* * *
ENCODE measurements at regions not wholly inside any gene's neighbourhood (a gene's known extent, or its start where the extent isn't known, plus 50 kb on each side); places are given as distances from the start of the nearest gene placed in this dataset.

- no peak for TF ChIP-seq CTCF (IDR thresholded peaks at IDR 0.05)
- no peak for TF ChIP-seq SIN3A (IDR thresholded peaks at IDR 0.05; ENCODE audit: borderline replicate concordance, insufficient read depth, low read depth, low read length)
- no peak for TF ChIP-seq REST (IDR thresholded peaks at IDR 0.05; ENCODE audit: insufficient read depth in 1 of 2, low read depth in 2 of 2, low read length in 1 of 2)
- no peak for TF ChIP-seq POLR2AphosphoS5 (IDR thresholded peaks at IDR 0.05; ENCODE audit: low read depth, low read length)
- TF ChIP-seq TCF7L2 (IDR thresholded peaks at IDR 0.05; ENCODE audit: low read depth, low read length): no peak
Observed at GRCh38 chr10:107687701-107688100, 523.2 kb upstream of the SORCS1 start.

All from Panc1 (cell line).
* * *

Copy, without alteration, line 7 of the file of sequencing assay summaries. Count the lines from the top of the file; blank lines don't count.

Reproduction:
Observed at GRCh38 chr10:107687701-107688100, 523.2 kb upstream of the SORCS1 start.